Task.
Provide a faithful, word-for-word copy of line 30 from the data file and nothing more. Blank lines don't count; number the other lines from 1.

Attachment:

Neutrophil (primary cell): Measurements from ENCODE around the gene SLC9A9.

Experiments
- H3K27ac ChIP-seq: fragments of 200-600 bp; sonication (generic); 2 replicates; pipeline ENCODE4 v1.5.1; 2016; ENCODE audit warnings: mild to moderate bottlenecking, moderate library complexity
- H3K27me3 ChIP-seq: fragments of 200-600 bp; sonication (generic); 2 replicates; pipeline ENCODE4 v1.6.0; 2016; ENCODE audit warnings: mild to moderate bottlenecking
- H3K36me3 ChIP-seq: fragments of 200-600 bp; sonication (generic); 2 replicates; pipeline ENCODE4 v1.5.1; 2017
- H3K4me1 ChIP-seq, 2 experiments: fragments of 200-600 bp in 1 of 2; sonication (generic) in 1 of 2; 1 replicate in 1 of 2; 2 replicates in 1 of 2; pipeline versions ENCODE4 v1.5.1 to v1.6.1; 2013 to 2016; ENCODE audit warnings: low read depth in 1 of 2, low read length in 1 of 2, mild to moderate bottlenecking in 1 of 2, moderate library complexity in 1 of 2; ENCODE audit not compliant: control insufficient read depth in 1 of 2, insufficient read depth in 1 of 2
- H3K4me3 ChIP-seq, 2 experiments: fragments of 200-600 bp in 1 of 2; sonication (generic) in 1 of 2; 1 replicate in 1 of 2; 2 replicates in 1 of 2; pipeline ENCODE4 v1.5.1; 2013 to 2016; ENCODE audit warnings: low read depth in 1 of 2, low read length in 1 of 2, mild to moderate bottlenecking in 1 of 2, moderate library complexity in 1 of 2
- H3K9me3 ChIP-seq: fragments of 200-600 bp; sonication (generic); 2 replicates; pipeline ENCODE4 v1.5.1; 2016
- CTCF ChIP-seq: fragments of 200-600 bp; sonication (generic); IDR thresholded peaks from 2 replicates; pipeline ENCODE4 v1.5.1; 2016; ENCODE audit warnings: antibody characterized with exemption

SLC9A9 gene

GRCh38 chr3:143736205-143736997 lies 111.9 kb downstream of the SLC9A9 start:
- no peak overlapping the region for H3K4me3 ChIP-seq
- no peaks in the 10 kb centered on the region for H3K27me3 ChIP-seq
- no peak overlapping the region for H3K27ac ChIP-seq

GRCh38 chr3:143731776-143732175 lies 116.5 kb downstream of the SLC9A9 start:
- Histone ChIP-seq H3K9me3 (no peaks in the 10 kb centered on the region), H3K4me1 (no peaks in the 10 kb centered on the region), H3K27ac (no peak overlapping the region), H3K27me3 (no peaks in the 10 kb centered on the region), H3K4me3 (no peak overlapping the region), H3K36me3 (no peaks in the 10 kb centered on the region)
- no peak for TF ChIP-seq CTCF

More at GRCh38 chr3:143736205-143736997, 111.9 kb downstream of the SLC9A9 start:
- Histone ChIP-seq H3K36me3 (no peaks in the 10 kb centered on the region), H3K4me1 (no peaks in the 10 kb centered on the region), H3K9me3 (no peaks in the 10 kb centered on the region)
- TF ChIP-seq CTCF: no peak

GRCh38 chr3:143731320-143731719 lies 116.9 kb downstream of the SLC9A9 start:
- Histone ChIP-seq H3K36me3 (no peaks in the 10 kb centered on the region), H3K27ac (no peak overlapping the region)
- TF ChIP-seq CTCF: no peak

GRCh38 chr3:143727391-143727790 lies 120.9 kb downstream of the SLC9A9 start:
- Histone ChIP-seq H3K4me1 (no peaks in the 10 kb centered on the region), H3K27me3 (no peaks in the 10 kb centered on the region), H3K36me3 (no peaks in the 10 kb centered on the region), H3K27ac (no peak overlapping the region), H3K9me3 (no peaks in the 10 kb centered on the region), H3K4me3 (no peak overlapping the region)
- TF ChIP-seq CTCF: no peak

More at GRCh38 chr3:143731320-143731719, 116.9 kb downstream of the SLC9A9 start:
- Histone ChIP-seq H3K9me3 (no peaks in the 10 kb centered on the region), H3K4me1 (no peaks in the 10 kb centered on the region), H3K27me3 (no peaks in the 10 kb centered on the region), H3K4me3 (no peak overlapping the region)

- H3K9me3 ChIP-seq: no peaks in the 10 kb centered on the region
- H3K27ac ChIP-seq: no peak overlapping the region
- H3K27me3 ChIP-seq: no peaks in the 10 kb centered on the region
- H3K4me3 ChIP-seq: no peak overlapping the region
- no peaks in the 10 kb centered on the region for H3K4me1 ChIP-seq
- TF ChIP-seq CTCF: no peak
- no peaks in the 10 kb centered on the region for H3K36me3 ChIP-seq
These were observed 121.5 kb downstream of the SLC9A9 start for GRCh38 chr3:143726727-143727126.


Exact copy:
- H3K27ac ChIP-seq: no peak overlapping the region